Surplus of Vacant Homes Persists Amid Surging Housing Costs, Reveals Recent Report

Vacant residential street with "For Sale" signs and abandoned homes.

In a freshly minted report by Lending Tree, the online loan marketplace, an in-depth exploration of census data pertaining to the nation’s 50 largest metropolitan areas has unearthed a staggering revelation: a staggering 5.47 million housing units lie dormant, exhibiting an average vacancy rate of 7.22 percent. These vacancies span the spectrum, encompassing owner-occupied residences and rental properties, including single-family dwellings, apartment units, and mobile homes.

Nationally, the count of housing vacancies hovers around 13.9 million. Yet, focusing on the largest urban centers offers a more precise depiction of areas where the demand for housing is palpable. The nationwide tally of unhoused individuals stands at approximately 421,000 (with the nightly total closer to 600,000).

What’s striking is that while the average vacancy rate in metropolitan areas doesn’t deviate significantly from historical trends, the reasons behind these vacancies exhibit a fascinating spectrum from city to city. Factors contributing to the empty housing units include vacation rentals and Airbnb listings, declining property conditions, and disparities between local incomes and housing costs. Alarmingly, only a mere quarter of vacant housing units are actively available for rent, while a mere 8 percent of vacancies result from renovation efforts. The remaining homes, remarkably, remain idle for at least part of the year.

This report, an analysis of the Census’ 2022 American Community Survey data, shatters a commonly held, albeit simplistic, belief regarding housing—that a high vacancy rate invariably correlates with affordability. Jacob Channel, the author of the report, underscores the intricacies involved, asserting that “It’s not so simple to say high vacancy means low home prices or vice versa because there are so many factors that go into play.” The reasons behind a property’s vacancy status significantly impact local housing costs.

Around 26.6 percent of the nation’s vacant homes are actively available for rent. Logically, this category might be seen as the most likely to influence housing affordability, yet, paradoxically, the city with the highest share of “for rent” vacancies, New Orleans, doesn’t enjoy the label of affordability and grapples with a scarcity of 47,000 units suitable for low-income households, as per a recent report. Channel speculates that New Orleans’ low wages and housing disinvestment contribute to this situation.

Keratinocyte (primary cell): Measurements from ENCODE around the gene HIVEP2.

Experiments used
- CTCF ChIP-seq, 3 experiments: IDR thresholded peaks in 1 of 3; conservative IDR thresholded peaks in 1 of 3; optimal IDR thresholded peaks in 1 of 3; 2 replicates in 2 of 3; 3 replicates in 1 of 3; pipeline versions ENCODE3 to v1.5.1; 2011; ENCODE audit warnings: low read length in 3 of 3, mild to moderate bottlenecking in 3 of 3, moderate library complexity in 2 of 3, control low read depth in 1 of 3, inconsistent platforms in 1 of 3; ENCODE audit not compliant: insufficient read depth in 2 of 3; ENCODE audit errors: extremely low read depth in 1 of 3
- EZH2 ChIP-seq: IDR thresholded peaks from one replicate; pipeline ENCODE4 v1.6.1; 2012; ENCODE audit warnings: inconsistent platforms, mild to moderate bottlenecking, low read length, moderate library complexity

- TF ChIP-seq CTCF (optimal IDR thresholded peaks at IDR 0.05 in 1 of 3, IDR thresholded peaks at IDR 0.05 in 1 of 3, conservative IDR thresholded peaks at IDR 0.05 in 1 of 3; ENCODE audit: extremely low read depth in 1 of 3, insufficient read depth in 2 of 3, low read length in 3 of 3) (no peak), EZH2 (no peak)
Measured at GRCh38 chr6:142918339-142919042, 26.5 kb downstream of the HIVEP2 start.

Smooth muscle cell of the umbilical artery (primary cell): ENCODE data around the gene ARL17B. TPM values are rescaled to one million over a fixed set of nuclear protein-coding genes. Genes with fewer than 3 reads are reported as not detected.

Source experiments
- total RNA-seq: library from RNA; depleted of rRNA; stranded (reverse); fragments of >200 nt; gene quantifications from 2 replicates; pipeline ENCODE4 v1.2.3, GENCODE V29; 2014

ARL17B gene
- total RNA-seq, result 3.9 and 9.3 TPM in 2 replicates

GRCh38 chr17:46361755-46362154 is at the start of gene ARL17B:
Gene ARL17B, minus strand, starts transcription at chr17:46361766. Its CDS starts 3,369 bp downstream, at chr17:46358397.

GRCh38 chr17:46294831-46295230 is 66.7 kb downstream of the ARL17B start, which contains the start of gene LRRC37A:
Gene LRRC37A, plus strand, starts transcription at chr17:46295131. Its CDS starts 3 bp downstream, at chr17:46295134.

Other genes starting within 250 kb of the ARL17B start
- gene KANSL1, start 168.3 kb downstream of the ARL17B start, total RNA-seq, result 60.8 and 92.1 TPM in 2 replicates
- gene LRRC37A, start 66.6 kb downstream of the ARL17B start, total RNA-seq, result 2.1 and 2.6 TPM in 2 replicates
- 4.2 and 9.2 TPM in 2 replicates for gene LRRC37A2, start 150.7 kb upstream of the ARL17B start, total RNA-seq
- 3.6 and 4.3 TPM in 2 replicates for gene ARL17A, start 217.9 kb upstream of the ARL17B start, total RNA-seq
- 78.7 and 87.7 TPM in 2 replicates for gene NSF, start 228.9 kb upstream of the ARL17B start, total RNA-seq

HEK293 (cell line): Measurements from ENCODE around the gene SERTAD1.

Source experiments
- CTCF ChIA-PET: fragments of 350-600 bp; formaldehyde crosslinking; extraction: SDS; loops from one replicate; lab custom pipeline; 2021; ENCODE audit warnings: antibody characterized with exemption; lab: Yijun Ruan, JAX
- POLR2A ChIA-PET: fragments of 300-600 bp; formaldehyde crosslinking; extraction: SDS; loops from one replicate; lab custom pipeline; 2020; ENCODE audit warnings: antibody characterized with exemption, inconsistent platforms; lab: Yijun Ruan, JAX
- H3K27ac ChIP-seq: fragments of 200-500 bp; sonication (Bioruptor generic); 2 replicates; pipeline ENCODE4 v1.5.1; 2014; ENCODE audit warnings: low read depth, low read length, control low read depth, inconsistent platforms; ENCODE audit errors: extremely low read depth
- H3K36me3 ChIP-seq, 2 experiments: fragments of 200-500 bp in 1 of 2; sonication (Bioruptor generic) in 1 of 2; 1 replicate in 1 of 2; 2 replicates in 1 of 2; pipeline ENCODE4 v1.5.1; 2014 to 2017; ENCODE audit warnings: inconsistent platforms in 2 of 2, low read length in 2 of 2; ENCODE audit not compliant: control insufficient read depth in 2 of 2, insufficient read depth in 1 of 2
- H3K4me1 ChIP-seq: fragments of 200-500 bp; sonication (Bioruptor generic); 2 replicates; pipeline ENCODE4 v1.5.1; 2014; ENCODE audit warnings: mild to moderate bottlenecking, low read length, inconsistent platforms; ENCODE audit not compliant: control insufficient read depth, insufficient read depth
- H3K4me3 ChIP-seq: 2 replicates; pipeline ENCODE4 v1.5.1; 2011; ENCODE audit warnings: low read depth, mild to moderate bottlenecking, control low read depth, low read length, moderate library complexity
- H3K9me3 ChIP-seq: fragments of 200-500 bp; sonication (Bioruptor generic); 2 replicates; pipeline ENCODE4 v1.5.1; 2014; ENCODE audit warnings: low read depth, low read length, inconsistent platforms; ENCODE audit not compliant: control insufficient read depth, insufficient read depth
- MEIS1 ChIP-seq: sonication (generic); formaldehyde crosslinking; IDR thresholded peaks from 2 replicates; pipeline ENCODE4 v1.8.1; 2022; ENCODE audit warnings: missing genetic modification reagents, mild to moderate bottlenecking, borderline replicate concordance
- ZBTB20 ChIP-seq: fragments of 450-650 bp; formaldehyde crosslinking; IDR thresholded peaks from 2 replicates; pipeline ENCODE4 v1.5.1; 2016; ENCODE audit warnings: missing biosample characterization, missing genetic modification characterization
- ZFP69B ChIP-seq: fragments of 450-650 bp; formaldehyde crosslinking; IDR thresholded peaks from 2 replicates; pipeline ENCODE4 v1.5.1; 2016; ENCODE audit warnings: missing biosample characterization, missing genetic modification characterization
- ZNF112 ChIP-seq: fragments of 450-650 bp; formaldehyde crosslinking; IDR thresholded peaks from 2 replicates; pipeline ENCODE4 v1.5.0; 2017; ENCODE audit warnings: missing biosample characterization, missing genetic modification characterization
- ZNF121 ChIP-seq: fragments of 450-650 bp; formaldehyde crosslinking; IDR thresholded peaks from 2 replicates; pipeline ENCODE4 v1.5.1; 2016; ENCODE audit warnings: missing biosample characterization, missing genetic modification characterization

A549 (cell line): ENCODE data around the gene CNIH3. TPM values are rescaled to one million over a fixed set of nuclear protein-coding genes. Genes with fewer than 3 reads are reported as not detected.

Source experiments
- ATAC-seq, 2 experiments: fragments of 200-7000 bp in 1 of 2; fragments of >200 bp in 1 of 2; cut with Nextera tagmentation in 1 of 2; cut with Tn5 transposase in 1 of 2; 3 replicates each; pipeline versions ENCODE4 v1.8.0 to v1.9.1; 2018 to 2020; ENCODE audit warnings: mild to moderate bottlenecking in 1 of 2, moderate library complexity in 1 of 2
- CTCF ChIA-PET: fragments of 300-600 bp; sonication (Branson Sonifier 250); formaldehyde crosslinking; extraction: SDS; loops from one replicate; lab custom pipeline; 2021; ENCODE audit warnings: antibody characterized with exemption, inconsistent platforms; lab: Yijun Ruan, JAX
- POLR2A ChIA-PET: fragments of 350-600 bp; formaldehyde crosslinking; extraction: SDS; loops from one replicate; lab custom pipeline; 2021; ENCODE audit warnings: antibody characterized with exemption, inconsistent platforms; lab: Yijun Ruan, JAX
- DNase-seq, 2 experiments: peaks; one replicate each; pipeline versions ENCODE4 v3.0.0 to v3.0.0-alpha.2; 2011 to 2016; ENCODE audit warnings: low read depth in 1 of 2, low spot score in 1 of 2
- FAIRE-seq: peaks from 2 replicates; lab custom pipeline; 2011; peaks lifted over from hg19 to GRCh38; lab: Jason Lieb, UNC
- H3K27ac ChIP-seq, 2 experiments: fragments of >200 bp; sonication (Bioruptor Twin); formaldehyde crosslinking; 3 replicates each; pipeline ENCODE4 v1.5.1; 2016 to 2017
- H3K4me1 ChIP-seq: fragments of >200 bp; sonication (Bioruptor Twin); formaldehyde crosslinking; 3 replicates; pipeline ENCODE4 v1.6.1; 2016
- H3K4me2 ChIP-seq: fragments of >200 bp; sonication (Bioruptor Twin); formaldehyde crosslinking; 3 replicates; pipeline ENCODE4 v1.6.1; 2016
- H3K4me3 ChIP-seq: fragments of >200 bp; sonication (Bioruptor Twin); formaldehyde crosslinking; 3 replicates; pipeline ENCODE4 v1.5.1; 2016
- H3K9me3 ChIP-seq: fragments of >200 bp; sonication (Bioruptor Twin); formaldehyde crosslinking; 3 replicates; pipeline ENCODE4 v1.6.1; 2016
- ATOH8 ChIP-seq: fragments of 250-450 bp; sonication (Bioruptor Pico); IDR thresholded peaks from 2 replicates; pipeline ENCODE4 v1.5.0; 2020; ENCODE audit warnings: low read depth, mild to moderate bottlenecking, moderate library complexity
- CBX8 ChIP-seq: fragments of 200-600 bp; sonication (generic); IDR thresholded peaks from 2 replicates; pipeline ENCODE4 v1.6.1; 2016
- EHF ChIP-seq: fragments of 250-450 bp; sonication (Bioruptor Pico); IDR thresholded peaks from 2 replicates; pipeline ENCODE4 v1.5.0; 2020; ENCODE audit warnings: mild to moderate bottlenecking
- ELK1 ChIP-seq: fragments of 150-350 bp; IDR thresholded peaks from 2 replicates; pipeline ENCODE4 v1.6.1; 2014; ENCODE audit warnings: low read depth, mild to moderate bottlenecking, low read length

Another city displaying a noteworthy vacancy rate is Birmingham, Alabama, boasting a 10.72 percent rate. Nonetheless, Birmingham’s affordability struggles are attributed to a medley of factors, including low wages and residential segregation. Recently, the city sought to address its burgeoning homelessness issue by introducing tiny homes.

In Miami, where the vacancy rate hovers at 12.6 percent, the most prevalent reason for vacancies lies in properties being designated for “seasonal, recreational, or occasional use,” a category encompassing vacation homes and Airbnb listings, accounting for 53.3 percent of its 339,000 vacant units. Similarly, Tampa, Florida, records a vacancy rate of 12.15 percent, with 43.8 percent of its 184,000 vacant units being vacation rentals or Airbnb listings.

In some cases, homes remain unoccupied due to exorbitant pricing. Supply chain disruptions during the pandemic led to increased home construction costs, prompting developers to transfer these expenses to renters. In scenarios where these inflated prices fail to find takers, landlords may prefer to bide their time rather than commit to leases at reduced rates.

Channel emphasizes that this issue’s severity varies by region. In San Jose, for instance, home prices reach astronomical heights, but properties typically spend only a few weeks on the market.

A study from Harvard’s Joint Center for Housing Studies last summer underscored a stark reality—despite the United States constructing more homes than it has in half a century, affordable housing units were vanishing faster than they were replaced. The report unveiled that most newly constructed units catered to higher-end markets, while many affordable units were being deregulated and demolished.

In summary, Channel’s findings illuminate the complexity of vacant properties. Some metropolitan areas exhibit high vacancies in specific neighborhoods while maintaining lower rates in others, underscoring the issues of residential segregation and disinvestment. As Channel aptly points out, the study’s core message is clear: “empty” units do not fit a one-size-fits-all mold.

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